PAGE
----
3 Sales Interview Questions that Test for Customer Relationship Skills

October 13, 2014

It takes a particular combination of traits to be a stellar salesperson, so it makes sense that it would also take a certain level of interview sophistication to identify a superior salesperson.

Neil Peek, a sales recruiter for Brocade, has been honing his recruiting interview skills for 17 years at companies like Nortel, Ericsson, Lucent Technologies and Cisco Systems and has gained insight into the process.

During an interview it’s important to get a candidate’s work history and credentials nailed down, explains Peek, but what’s become more crucial is narrowing in on interview questions that reveal how a person interacts with and values customers. “If they have those customer skills down, sales and quota fulfillments are going to be automatic.”

Here are three interview questions he focuses on when it comes to nailing a sales candidate’s relationship with the customer:

1. Can you tell me about a time when you were able to tell a customer something that they didn’t already know?

There is no right or wrong answer to this question says Peek. Instead he is looking to understand the salesperson’s ability to differentiate the product they are selling from other products, and offer a unique perspective that relates back to the product or service.

Peek will often follow up this question with: “Did it create tension between you and the customer?” “Was the tension positive or negative?” “How did the customer respond?” “What were the outcomes of the deal? Were you comfortable with the situation or was it too confrontational?”

“What I’m doing with these questions,” says Peek, “is listening to how the salesperson interacts with his customers in terms of presenting the product.” Is the candidate really dedicated to serving the customer with helpful information, or is he/she just focused on filling his quota?

2. Have you ever been in a situation where you were trying to get your point across to someone but they appeared not to listen or not understand?

What are the cues that you picked up on that told you that they were unclear? How did you address the situation to ensure clarity and comprehension?

Peek asks these probing interview questions in order to assess the candidate’s skill for effective two-way communication. “I’m looking for examples from the candidate where they quickly noticed that the other person didn’t get it, and then demonstrated an ability to change their communication style by articulating themselves differently to get their point across.”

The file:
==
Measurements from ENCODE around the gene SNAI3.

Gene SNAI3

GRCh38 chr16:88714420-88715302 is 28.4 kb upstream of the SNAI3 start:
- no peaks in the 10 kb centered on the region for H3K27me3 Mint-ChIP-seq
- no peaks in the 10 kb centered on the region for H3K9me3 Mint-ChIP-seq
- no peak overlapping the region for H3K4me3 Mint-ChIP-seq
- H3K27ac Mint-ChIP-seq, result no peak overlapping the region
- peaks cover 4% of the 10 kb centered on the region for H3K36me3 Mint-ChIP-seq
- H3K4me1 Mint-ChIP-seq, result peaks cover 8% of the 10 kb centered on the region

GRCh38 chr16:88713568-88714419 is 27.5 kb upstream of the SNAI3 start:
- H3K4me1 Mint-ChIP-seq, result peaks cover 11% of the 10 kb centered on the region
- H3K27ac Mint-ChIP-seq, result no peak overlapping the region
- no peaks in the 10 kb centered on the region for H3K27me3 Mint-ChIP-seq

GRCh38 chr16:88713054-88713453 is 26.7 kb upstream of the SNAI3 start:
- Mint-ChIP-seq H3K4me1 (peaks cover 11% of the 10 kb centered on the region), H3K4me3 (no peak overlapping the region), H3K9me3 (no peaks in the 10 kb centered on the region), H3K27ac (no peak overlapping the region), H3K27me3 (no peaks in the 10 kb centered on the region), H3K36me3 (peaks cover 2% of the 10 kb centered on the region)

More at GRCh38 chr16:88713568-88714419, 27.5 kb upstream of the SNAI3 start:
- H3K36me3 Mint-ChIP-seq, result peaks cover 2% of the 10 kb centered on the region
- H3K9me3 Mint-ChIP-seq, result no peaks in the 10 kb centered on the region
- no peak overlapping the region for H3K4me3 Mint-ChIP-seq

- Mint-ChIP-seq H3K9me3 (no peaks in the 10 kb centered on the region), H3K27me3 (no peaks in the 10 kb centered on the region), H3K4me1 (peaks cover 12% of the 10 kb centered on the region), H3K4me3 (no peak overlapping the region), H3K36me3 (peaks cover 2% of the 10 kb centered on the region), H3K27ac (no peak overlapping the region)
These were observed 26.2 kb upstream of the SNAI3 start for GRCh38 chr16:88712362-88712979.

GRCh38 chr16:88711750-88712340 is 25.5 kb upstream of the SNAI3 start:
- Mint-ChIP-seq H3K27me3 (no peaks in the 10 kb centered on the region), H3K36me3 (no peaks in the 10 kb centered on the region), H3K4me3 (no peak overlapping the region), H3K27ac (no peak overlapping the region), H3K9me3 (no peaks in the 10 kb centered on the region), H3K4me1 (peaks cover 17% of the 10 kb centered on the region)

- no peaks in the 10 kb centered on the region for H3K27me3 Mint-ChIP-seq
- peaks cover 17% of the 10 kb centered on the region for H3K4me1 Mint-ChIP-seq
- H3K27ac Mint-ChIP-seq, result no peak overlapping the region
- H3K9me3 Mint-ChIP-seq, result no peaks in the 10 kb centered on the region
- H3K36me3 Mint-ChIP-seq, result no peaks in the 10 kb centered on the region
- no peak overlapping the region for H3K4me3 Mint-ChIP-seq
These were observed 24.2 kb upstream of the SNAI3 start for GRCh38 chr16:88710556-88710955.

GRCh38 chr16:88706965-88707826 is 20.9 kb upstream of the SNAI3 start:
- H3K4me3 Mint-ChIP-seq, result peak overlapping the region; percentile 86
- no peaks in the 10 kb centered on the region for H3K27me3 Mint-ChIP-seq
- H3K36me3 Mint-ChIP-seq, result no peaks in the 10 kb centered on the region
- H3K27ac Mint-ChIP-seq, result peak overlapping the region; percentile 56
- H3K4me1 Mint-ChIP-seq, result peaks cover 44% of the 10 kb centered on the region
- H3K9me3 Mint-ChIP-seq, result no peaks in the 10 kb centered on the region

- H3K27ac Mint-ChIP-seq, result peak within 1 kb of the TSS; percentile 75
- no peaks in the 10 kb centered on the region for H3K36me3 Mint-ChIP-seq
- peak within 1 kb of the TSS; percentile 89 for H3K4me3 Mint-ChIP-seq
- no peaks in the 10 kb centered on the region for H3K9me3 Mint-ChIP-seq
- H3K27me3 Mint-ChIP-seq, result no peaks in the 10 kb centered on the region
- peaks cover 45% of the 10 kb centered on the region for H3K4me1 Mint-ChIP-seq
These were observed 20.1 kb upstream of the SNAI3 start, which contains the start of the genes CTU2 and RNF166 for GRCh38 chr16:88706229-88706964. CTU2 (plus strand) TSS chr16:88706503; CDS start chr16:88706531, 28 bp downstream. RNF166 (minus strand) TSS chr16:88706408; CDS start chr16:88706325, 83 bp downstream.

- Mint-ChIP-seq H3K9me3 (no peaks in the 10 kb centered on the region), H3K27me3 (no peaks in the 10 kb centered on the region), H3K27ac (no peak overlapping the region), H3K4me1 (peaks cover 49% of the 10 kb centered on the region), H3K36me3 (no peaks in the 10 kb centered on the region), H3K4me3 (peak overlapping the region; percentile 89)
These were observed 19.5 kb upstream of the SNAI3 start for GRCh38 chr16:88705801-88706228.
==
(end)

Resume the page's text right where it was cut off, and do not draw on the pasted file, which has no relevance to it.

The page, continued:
“If I’m the only one talking in a sales environment, you’re not buying,” says Peek. “If a salesperson can get the customer talking, they’re going to start asking questions that are important, and then they’re either going to buy or not buy.”

But you’re certainly not going to buy if I’m not communicating with you effectively, he explains. “So effective and impactful two-way communication is one of the key components I seek out in sales candidates.”

3. Have you ever spent time selling to someone who wasn’t a decision maker? Why did you spend time with this person? Did you think they had the power to influence the sale? And how did you come to that decision?

These interview questions are seeking to nail down a salesperson’s ability to “tailor for resonance,” explains Peek, “meaning, someone’s ability to hone in on who the people are that make decisions or drive values within a client company.”

“As a recruiter I’m looking for the candidate who can demonstrate the ability to link solutions to specific stakeholder objectives,” says Peek. “So whether they’re talking to the CIO, or the CEO, or whomever, they can recognize that the individual they’re talking to is someone who has a stake in the organization and the power to influence others.”

In the end, all of these questions point toward our number one focus, the customer, says Peek, “because when you serve your customer appropriately, you’re also serving the corporation and the shareholders appropriately as well.”

“For that reason, I’m focused on asking questions that reveal how a salesperson views and manages their relationship with their customer. Are they just hoping to get a purchase order signed and move on, or is it really about valuing and understanding the customer? And that relationship skillset applies whether you’re selling widgets or Internet solutions or used selling cars. It doesn’t matter.”

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